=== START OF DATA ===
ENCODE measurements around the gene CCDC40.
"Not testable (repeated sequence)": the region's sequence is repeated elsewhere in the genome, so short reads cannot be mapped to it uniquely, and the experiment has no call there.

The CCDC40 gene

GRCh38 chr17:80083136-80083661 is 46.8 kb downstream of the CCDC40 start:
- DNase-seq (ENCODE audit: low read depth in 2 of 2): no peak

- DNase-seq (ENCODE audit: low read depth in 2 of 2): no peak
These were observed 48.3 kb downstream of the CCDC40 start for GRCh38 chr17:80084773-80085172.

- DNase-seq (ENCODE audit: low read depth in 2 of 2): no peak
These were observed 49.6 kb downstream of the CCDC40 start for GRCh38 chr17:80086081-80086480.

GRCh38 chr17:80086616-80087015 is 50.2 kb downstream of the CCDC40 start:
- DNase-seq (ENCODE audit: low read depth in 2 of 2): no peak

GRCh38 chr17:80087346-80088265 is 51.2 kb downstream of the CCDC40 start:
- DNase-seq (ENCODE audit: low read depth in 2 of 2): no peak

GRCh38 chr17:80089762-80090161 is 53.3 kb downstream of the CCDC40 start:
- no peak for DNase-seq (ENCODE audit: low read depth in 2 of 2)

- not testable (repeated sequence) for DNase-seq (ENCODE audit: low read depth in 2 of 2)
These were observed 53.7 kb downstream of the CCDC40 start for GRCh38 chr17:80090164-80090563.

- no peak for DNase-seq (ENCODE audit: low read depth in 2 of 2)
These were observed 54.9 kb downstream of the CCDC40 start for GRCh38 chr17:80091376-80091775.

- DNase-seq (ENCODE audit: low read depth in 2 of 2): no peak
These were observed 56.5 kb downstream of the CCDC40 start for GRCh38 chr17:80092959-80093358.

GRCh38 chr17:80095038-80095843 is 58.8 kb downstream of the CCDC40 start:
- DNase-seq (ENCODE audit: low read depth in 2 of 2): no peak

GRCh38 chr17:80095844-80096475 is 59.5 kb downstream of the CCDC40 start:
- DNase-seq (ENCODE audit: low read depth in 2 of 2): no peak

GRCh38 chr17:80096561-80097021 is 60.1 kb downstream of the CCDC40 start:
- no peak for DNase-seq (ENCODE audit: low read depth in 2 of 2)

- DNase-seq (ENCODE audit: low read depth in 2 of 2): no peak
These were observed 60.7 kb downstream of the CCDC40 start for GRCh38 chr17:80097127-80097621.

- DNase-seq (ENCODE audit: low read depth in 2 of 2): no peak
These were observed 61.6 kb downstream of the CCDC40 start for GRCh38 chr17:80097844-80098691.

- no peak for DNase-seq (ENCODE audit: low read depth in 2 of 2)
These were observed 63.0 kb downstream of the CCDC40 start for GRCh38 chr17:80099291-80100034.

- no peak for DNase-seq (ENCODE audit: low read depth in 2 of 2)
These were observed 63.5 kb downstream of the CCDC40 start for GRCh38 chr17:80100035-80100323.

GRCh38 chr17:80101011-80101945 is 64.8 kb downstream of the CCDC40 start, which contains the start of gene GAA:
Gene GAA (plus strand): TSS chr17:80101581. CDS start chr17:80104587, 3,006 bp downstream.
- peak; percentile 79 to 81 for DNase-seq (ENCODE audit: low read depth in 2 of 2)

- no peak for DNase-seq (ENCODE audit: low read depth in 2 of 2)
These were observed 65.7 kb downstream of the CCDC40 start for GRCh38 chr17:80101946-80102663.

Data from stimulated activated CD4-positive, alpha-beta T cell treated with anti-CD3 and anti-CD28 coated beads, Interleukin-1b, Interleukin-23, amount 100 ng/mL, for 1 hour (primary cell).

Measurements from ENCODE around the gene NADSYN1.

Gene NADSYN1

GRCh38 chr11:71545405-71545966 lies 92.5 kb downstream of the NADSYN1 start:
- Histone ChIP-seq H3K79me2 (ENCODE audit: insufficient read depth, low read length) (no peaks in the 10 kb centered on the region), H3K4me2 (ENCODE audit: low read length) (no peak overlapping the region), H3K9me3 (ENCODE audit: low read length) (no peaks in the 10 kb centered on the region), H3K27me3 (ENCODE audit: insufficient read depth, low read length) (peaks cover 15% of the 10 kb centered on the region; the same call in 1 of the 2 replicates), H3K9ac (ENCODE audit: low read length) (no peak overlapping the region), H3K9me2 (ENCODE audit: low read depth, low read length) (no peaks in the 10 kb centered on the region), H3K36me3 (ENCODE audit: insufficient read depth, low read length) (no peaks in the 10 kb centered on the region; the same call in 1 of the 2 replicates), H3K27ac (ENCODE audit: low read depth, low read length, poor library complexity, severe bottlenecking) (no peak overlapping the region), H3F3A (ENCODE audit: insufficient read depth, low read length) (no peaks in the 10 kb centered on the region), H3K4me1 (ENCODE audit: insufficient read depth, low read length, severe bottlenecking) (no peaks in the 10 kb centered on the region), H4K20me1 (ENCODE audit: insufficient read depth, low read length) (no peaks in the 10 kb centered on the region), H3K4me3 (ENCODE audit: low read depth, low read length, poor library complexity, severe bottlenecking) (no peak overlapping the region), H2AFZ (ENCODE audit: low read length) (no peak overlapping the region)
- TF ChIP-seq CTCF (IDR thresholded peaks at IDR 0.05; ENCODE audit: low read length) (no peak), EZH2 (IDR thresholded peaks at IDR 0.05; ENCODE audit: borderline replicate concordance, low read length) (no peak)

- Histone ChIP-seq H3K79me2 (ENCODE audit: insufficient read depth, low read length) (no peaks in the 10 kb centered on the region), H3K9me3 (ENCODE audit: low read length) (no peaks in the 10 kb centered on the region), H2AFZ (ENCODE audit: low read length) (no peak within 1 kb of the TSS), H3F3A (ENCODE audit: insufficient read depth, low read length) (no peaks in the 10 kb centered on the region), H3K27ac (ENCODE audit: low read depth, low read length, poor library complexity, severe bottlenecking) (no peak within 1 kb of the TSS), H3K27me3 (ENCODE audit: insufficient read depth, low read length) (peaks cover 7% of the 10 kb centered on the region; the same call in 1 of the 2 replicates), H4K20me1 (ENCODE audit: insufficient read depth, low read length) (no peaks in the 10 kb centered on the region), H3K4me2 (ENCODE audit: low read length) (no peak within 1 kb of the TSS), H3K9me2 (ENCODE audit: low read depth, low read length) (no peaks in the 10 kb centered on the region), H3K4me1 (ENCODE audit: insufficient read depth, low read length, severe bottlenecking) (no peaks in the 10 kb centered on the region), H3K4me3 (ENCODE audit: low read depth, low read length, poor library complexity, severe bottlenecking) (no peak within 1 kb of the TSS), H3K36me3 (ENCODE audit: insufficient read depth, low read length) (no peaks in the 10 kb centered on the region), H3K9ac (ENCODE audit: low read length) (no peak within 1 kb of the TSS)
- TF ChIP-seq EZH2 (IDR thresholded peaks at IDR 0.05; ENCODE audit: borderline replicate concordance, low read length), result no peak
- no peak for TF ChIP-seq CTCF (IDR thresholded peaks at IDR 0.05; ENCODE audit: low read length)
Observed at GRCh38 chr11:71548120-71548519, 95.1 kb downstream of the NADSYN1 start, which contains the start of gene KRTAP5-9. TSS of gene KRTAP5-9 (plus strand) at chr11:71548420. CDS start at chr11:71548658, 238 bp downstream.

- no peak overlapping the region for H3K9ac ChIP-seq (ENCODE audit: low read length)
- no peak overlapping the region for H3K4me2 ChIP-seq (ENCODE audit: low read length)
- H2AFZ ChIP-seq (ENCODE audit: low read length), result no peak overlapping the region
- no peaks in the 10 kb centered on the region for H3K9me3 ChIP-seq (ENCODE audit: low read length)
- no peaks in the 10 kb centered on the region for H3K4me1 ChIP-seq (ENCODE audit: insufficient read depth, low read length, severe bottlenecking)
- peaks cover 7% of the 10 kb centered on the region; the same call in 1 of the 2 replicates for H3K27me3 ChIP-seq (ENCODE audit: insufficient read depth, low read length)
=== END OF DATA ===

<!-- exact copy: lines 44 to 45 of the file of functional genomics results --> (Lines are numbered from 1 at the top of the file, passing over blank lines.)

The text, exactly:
GRCh38 chr11:71545405-71545966 lies 92.5 kb downstream of the NADSYN1 start:
- Histone ChIP-seq H3K79me2 (ENCODE audit: insufficient read depth, low read length) (no peaks in the 10 kb centered on the region), H3K4me2 (ENCODE audit: low read length) (no peak overlapping the region), H3K9me3 (ENCODE audit: low read length) (no peaks in the 10 kb centered on the region), H3K27me3 (ENCODE audit: insufficient read depth, low read length) (peaks cover 15% of the 10 kb centered on the region; the same call in 1 of the 2 replicates), H3K9ac (ENCODE audit: low read length) (no peak overlapping the region), H3K9me2 (ENCODE audit: low read depth, low read length) (no peaks in the 10 kb centered on the region), H3K36me3 (ENCODE audit: insufficient read depth, low read length) (no peaks in the 10 kb centered on the region; the same call in 1 of the 2 replicates), H3K27ac (ENCODE audit: low read depth, low read length, poor library complexity, severe bottlenecking) (no peak overlapping the region), H3F3A (ENCODE audit: insufficient read depth, low read length) (no peaks in the 10 kb centered on the region), H3K4me1 (ENCODE audit: insufficient read depth, low read length, severe bottlenecking) (no peaks in the 10 kb centered on the region), H4K20me1 (ENCODE audit: insufficient read depth, low read length) (no peaks in the 10 kb centered on the region), H3K4me3 (ENCODE audit: low read depth, low read length, poor library complexity, severe bottlenecking) (no peak overlapping the region), H2AFZ (ENCODE audit: low read length) (no peak overlapping the region)